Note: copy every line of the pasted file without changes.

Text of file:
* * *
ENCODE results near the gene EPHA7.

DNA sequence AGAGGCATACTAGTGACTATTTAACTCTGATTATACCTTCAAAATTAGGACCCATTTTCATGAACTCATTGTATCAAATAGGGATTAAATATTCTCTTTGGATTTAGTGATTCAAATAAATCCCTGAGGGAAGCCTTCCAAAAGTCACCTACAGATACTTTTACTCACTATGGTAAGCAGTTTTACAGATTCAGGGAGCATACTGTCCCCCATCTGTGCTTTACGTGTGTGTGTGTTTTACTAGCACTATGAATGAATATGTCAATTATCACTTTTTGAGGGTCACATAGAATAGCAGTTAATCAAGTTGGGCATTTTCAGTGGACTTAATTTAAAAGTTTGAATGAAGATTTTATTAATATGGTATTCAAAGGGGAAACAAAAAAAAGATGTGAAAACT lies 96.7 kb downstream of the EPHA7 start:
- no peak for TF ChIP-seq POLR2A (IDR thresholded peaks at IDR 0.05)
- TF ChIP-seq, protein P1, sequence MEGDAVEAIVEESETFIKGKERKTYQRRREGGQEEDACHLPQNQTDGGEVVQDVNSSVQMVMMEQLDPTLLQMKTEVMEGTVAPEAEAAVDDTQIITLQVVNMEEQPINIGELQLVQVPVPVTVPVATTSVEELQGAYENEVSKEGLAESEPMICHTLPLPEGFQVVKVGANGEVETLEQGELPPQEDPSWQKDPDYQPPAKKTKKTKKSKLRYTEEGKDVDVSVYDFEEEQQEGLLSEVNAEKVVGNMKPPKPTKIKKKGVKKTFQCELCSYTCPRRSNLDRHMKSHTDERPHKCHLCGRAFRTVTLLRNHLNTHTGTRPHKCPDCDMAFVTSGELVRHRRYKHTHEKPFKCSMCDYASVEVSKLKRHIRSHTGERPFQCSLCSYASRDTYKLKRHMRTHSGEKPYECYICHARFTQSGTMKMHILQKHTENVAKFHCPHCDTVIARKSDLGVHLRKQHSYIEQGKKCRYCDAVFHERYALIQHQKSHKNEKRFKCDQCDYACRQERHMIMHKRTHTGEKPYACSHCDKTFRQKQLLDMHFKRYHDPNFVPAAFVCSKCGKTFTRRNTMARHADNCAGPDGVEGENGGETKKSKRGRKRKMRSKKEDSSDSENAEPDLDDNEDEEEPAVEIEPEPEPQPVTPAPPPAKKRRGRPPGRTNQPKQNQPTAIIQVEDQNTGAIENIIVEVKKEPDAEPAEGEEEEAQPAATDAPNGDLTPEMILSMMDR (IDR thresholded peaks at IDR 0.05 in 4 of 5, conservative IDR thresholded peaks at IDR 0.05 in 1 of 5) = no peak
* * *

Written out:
ENCODE results near the gene EPHA7.

DNA sequence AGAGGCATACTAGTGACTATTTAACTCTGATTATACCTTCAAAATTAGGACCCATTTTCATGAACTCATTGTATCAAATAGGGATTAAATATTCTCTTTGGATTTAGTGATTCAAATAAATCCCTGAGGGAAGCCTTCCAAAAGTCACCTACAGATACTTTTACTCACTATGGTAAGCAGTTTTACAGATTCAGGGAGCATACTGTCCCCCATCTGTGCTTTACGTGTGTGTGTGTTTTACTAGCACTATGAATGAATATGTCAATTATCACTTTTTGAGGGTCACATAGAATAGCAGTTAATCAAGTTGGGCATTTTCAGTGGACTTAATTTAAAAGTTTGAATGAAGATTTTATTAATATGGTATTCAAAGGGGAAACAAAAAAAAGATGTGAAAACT lies 96.7 kb downstream of the EPHA7 start:
- no peak for TF ChIP-seq POLR2A (IDR thresholded peaks at IDR 0.05)
- TF ChIP-seq, protein P1, sequence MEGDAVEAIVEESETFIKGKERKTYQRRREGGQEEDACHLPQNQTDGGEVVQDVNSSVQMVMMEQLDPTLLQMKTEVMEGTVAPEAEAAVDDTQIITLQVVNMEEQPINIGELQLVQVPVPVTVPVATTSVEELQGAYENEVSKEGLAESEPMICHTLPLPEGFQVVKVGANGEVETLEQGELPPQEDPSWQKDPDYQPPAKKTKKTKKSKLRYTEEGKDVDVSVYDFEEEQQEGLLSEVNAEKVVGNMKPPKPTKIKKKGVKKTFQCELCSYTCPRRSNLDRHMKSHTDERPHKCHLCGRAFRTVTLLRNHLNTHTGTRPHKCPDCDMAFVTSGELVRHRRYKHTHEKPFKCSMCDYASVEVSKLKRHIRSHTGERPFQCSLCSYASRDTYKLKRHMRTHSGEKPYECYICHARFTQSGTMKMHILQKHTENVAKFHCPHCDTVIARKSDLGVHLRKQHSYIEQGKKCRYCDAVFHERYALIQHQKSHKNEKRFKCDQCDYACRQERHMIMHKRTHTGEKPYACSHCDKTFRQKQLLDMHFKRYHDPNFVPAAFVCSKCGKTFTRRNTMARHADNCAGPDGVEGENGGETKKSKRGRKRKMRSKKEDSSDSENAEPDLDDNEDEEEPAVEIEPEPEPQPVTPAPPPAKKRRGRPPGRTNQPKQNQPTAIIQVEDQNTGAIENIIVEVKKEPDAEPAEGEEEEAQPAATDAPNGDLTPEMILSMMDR (IDR thresholded peaks at IDR 0.05 in 4 of 5, conservative IDR thresholded peaks at IDR 0.05 in 1 of 5) = no peak